“Wow,” he said. “Wow.” I walked out into my back yard, far enough to see back over the roof of my house into the northern half of the sky, to see if more lights were visible, but the skies over Bee Top were black and blank. I turned again to the south. “It must be the Northern Lights,” I said, my voice reflecting my own doubts. “They’re probably all over the northern sky too but we can’t see ‘em through the clouds.” It was the only explanation that made sense to me.

Shortly thereafter, the lights diminished until only two bright beams of green were left, shooting from ground to sky, and there they stayed for a few minutes, until slowly fading away, a formation I have never seen in the aurora before.

I went in to post on Facebook, hoping others had seen what we had. Joe stayed outside, looking for more lights. Not long after, they were back.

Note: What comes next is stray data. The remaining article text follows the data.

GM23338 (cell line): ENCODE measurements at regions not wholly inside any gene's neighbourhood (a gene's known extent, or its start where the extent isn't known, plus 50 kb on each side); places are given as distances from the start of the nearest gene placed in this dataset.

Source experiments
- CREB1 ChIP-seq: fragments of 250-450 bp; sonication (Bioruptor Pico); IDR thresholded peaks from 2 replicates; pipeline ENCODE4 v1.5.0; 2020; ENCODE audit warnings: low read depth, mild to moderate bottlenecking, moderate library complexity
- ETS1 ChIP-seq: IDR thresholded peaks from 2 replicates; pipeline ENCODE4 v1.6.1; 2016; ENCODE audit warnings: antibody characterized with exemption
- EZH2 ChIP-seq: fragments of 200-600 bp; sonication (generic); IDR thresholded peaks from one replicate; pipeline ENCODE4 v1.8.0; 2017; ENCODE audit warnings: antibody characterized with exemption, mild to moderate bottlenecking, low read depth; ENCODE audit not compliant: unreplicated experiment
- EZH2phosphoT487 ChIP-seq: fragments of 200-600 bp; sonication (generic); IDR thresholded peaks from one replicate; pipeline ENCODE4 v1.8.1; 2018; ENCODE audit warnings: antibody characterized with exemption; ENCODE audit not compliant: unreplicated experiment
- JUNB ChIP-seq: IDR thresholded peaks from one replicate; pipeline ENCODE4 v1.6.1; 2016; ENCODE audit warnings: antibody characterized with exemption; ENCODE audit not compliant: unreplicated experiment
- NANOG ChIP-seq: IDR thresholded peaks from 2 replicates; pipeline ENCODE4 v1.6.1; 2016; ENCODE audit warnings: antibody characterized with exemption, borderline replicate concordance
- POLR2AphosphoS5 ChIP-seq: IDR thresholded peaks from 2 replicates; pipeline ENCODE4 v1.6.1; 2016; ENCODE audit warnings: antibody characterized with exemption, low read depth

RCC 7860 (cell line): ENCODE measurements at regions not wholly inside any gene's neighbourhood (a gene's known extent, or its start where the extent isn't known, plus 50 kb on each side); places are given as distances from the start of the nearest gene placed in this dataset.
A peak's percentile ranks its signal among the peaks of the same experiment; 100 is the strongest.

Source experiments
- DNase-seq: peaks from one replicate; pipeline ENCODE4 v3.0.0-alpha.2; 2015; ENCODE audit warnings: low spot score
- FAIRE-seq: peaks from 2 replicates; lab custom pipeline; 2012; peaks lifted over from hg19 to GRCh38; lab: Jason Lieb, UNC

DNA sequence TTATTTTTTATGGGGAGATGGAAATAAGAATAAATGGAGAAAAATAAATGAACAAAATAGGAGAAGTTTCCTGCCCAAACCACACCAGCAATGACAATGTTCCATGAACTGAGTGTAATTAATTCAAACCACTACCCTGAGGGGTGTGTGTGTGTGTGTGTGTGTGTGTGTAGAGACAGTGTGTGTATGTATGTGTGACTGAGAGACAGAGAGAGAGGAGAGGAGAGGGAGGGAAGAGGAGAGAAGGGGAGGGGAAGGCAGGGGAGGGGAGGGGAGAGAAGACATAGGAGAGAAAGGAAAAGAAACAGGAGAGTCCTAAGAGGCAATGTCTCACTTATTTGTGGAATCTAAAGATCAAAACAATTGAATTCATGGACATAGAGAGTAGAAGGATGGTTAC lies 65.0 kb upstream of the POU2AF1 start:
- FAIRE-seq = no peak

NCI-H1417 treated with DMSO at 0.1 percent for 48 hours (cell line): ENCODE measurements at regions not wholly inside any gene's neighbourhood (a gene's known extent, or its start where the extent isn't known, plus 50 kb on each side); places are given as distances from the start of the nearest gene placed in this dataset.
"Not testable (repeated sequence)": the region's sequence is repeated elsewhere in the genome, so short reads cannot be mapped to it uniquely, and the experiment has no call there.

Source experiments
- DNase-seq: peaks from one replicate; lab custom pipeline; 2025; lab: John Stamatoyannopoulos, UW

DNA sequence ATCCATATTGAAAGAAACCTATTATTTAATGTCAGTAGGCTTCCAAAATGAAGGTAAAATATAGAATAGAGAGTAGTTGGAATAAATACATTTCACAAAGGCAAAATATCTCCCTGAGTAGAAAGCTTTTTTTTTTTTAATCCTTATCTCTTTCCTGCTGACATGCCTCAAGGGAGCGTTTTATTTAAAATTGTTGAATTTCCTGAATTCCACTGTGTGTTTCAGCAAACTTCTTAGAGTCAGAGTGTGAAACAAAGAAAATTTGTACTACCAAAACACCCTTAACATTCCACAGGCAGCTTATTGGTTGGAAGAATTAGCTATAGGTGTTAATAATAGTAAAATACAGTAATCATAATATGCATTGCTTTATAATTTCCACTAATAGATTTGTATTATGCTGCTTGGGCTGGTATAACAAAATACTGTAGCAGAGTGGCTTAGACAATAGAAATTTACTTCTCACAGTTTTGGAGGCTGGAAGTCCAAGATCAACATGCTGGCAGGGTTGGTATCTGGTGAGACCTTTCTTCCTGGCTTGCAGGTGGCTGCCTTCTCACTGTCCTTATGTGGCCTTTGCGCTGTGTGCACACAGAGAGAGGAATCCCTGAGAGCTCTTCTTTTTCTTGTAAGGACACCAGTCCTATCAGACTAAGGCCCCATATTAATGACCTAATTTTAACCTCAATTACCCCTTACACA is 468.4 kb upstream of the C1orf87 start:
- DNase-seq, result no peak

Our excited exclamations soon drew my mother’s attention from next door, and close to 1 am we had her outside in the driveway, sitting in a chair, watching the show.

“You know, Area 51’s over that way,” offered my brother, always open to any explanation and honestly, there was a part of me that would not have been at all surprised to learn we were being visited by aliens as the lights flashed and danced and smeared and twirled themselves throughout the sky. “Well, let’s hope this isn’t like the movie “Independence Day,” I replied. “That scene where the people are dancing and partying, welcoming the aliens, right before they get blown off the face of the earth.”

I have always believed that if I ever saw anything that firmly suggested itself as otherworldly—ghost, UFO, mothman—I would run madly in the other direction. Now I know that’s not the case. Whatever this was, there was no way I was going to miss a second of it. That hour we spent watching the heavens was one of the most magical of my life.